Saturday, February 9, 2013

Why It’s Better To Be A Comic Book Artist Than A Writer

Flicking through the latest batch of DC Comics releases, I came across the ads for Paul Pope’s upcoming graphic novel. While I’d read some of Pope’s work in the past, I’d never seen a picture of him. Well, as it turns out, he looks less like a “comic book artist” than an artiste – one could imagine him spending days in his loft in NYC working on abstract pieces to be exhibited in nearby trendy galleries.

This cemented something that I’d suspected for some time – comic book artists are just cooler than comic book writers. Look at this group of major comic book artists, and compare them with the group of major comic book writers below.

Which group would you be more likely to party with? With the artists, you could chug beer, pick up hot women (or marry them), go surfing, ride motorbikes, mingle with rock bands, and play poker all night. In contrast, if you hang out with the writers, while you would probably have some intelligent conversations, you’d be living in fear that you’d end up bald or beardy or both.

More than that, just talking in pure comic business terms, the artists have it made. Image Comics was formed when seven artists gave the middle finger to Marvel, and went off to form their own company and become multi-millionaires. Can you imagine seven writers getting away with the same stunt? No, because the writers can’t draw the characters they create – they are always reliant on someone else to bring their properties to life. More than that, the big companies really only need about six or seven writers to pen most of their titles, whereas they’re always on the lookout for artists (relatively speaking). The odds become even tougher for writers when Hollywood big guns like Joss Whedon and J. Michael Straczynski drop by and take over the major books.

Alan Moore is the greatest comic book writer ever, and this is the advice he has for aspiring writers:

1.     Don’t

2.     No, really don’t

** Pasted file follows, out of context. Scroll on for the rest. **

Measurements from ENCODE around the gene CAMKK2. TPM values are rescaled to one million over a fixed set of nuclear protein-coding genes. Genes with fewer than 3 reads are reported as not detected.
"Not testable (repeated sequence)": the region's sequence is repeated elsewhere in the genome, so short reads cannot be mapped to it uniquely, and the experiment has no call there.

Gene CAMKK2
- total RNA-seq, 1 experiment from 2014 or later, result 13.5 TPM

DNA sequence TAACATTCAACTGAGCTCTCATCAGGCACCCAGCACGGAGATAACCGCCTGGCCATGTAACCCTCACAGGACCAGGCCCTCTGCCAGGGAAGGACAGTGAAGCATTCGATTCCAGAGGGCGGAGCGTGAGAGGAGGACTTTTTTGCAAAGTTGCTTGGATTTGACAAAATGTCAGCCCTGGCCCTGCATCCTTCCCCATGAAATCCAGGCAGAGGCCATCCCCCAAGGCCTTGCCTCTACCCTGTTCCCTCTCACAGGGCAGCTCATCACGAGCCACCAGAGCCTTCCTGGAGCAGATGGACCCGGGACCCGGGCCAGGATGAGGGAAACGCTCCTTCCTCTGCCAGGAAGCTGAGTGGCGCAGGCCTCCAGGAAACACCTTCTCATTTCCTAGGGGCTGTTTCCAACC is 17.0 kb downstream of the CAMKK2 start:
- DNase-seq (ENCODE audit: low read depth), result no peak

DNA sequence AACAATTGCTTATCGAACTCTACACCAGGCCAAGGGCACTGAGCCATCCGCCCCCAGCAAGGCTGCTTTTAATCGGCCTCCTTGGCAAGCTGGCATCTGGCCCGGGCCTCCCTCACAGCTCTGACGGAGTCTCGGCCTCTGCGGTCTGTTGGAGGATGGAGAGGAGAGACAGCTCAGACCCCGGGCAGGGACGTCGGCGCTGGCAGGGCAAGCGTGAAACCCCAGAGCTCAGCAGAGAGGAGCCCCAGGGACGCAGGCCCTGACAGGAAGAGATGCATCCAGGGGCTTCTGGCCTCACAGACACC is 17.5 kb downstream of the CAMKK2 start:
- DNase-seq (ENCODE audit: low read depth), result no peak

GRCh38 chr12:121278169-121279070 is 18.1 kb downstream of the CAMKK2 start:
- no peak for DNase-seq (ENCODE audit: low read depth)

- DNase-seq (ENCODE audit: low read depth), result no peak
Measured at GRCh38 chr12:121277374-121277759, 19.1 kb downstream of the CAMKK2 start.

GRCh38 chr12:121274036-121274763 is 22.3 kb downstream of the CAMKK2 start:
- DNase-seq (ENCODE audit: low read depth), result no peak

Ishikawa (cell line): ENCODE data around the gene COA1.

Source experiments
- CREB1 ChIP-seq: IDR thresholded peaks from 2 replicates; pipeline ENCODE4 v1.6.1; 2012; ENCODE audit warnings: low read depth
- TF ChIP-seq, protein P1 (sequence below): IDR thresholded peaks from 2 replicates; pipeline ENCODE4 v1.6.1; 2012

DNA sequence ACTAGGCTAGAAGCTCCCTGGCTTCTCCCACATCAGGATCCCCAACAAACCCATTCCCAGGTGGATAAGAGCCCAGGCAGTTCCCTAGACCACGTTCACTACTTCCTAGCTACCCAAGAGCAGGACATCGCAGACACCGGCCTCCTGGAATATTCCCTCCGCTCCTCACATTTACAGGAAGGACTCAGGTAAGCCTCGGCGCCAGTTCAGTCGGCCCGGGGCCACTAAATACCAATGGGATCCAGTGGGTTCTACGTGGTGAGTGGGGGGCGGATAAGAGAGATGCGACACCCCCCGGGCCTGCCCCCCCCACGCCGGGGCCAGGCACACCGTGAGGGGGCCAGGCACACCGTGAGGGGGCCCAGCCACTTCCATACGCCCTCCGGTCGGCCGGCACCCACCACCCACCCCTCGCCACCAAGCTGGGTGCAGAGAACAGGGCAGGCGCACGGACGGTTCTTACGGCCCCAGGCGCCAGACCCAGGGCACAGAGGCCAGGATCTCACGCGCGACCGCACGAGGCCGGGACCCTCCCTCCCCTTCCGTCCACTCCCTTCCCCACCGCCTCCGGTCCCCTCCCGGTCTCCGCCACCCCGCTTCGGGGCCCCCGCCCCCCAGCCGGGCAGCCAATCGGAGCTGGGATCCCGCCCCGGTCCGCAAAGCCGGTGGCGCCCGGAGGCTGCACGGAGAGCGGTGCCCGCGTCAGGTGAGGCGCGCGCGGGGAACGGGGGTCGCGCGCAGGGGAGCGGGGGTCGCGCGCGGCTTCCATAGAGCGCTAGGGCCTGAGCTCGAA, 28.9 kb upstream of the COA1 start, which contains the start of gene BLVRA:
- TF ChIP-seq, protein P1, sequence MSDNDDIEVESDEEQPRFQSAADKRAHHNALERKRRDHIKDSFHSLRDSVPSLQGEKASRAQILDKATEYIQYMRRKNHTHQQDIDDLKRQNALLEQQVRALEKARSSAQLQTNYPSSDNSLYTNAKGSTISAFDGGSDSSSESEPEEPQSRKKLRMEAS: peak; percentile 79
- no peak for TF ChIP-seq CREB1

3.     DEFINITELY don’t — I mean it.

4.     Whatever you might be imagining about a life of writing, it’s not like that.

5.     OK, if you’re going to anyway, if you’re going to be a writer of any quality, you will have to commit yourself to writing — which is something that, when you’re young and idealistic, sounds incredibly easy to do, but you should commit yourself to writing almost as if you were some ancient Greek or Egyptian commiting yourself to a god.

If you do right by the god, then the god may, at some point in the future, reward you. But if you slack off and don’t do right by your talent or your god, then you are heading for a world of immense and unimaginable pain. If you have a gift that you choose to pursue, then you have to pursue it seriously. Don’t be half-assed about it, but realize what that commitment means.

Committing yourself to writing will mean, to a certain extent, your writing will become the most important part of your life — and that’s a big thing to say. It can have a distancing effect upon other relationships. It can be sometimes quite a solitary life. If you’re committed to your writing, you’re going to spend most of your life indoors in a silent, empty room, concentrating on a pen and a piece of paper or their equivalent. Be prepared to take it seriously and be prepared to follow where it takes you, even if that takes you to some very strange places.

This is by no means the most glamorous profession.

Don’t say that I didn’t warn you.
Heed the words of the occult master – pick up a pencil instead.

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